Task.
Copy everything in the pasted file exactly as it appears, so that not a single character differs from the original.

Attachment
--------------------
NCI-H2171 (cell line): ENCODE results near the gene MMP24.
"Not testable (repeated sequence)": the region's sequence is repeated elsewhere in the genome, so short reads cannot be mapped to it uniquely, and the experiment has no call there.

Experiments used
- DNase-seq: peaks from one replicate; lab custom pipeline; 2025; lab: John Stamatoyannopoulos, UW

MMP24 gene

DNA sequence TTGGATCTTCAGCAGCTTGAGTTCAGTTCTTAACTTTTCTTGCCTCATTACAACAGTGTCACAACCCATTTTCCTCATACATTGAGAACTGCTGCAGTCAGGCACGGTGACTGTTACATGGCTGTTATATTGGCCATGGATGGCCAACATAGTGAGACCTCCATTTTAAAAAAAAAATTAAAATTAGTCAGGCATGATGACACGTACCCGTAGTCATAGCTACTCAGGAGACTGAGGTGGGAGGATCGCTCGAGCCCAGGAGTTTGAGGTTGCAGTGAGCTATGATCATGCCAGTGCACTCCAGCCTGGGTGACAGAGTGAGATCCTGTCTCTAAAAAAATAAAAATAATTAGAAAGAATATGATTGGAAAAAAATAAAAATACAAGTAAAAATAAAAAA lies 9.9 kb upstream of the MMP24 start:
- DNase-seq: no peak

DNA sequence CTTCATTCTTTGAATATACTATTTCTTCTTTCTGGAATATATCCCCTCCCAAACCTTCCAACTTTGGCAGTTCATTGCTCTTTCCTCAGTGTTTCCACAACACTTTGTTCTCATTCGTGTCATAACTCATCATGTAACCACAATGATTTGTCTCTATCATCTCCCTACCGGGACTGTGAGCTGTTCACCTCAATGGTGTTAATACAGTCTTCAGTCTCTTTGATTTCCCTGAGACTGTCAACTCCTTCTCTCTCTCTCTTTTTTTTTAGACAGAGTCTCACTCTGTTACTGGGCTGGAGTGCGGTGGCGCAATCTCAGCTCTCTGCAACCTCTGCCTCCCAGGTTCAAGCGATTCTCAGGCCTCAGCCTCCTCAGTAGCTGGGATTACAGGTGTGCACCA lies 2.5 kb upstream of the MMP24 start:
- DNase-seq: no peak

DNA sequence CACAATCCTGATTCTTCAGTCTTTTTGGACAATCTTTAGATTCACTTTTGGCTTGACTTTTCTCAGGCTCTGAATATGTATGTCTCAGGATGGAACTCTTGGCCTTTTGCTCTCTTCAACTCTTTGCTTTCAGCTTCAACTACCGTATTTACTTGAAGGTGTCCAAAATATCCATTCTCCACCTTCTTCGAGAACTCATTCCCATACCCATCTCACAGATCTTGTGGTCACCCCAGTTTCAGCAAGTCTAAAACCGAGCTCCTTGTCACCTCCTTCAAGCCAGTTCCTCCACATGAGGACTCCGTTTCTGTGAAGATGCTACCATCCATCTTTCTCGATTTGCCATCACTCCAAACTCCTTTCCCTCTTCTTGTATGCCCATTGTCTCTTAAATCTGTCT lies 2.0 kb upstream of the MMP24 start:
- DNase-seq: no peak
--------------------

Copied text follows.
NCI-H2171 (cell line): ENCODE results near the gene MMP24.
"Not testable (repeated sequence)": the region's sequence is repeated elsewhere in the genome, so short reads cannot be mapped to it uniquely, and the experiment has no call there.

Experiments used
- DNase-seq: peaks from one replicate; lab custom pipeline; 2025; lab: John Stamatoyannopoulos, UW

MMP24 gene

DNA sequence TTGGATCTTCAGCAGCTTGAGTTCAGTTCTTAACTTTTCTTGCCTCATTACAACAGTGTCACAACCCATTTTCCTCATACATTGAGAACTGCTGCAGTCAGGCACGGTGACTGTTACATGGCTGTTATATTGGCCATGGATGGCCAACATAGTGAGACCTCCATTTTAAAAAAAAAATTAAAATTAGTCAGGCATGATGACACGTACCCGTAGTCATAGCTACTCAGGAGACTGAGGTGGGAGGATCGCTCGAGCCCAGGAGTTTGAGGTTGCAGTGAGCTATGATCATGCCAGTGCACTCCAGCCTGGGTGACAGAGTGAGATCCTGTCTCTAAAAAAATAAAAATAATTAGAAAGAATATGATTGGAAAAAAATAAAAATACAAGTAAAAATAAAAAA lies 9.9 kb upstream of the MMP24 start:
- DNase-seq: no peak

DNA sequence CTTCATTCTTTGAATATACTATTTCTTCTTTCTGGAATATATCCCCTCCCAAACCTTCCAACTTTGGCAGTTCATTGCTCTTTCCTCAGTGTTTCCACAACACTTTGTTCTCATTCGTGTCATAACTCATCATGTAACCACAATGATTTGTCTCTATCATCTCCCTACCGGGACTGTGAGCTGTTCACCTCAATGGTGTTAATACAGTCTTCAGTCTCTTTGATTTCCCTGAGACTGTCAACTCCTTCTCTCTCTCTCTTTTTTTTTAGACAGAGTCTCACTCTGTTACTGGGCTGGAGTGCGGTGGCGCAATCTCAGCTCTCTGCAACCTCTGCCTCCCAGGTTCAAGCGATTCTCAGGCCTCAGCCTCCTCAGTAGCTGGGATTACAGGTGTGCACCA lies 2.5 kb upstream of the MMP24 start:
- DNase-seq: no peak

DNA sequence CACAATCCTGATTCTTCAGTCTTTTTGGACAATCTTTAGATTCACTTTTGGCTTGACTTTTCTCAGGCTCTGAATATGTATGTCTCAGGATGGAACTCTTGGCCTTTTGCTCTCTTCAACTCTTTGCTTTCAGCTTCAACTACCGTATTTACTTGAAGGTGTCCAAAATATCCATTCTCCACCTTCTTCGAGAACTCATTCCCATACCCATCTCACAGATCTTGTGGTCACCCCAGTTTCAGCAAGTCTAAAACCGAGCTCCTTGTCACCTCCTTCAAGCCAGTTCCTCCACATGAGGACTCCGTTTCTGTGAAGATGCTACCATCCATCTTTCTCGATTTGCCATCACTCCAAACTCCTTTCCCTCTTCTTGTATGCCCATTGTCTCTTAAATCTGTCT lies 2.0 kb upstream of the MMP24 start:
- DNase-seq: no peak